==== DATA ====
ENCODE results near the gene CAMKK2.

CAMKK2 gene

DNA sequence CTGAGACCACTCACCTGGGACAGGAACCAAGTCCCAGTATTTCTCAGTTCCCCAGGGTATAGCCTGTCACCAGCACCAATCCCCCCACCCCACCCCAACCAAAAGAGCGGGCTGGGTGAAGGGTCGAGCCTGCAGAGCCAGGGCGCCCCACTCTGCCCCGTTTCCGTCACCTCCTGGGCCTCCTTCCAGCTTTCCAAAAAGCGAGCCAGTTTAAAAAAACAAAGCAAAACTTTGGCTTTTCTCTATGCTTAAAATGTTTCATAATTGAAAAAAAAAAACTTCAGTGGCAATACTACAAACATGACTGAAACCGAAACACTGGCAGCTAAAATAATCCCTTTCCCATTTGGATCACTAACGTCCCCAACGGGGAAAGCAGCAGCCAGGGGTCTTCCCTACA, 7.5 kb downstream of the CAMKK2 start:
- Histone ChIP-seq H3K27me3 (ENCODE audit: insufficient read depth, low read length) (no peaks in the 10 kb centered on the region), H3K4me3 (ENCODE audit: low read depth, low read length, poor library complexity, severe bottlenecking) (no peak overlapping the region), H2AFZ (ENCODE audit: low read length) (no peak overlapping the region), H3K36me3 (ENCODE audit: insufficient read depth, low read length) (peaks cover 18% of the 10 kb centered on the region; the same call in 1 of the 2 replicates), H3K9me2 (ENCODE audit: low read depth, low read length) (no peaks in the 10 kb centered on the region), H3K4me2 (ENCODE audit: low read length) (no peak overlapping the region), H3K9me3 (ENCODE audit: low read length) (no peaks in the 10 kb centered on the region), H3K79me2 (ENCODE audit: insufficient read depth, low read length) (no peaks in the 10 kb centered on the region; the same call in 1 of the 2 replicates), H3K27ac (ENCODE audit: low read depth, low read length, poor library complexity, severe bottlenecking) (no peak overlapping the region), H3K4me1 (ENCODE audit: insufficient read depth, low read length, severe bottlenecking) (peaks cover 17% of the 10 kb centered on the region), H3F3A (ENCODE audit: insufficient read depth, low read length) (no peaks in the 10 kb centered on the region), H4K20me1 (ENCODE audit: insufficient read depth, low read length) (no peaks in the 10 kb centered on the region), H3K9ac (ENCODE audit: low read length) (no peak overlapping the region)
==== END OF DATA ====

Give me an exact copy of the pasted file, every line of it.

ENCODE results near the gene CAMKK2.

CAMKK2 gene

DNA sequence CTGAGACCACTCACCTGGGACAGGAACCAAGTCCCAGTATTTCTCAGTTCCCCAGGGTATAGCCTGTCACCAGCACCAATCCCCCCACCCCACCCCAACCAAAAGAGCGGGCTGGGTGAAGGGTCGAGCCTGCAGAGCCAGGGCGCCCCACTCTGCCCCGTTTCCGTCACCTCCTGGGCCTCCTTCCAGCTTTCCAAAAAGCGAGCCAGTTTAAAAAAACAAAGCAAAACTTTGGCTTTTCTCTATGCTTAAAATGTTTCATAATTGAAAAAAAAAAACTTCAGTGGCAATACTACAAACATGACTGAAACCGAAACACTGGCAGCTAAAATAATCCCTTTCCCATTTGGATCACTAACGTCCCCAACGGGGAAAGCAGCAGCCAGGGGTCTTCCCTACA, 7.5 kb downstream of the CAMKK2 start:
- Histone ChIP-seq H3K27me3 (ENCODE audit: insufficient read depth, low read length) (no peaks in the 10 kb centered on the region), H3K4me3 (ENCODE audit: low read depth, low read length, poor library complexity, severe bottlenecking) (no peak overlapping the region), H2AFZ (ENCODE audit: low read length) (no peak overlapping the region), H3K36me3 (ENCODE audit: insufficient read depth, low read length) (peaks cover 18% of the 10 kb centered on the region; the same call in 1 of the 2 replicates), H3K9me2 (ENCODE audit: low read depth, low read length) (no peaks in the 10 kb centered on the region), H3K4me2 (ENCODE audit: low read length) (no peak overlapping the region), H3K9me3 (ENCODE audit: low read length) (no peaks in the 10 kb centered on the region), H3K79me2 (ENCODE audit: insufficient read depth, low read length) (no peaks in the 10 kb centered on the region; the same call in 1 of the 2 replicates), H3K27ac (ENCODE audit: low read depth, low read length, poor library complexity, severe bottlenecking) (no peak overlapping the region), H3K4me1 (ENCODE audit: insufficient read depth, low read length, severe bottlenecking) (peaks cover 17% of the 10 kb centered on the region), H3F3A (ENCODE audit: insufficient read depth, low read length) (no peaks in the 10 kb centered on the region), H4K20me1 (ENCODE audit: insufficient read depth, low read length) (no peaks in the 10 kb centered on the region), H3K9ac (ENCODE audit: low read length) (no peak overlapping the region)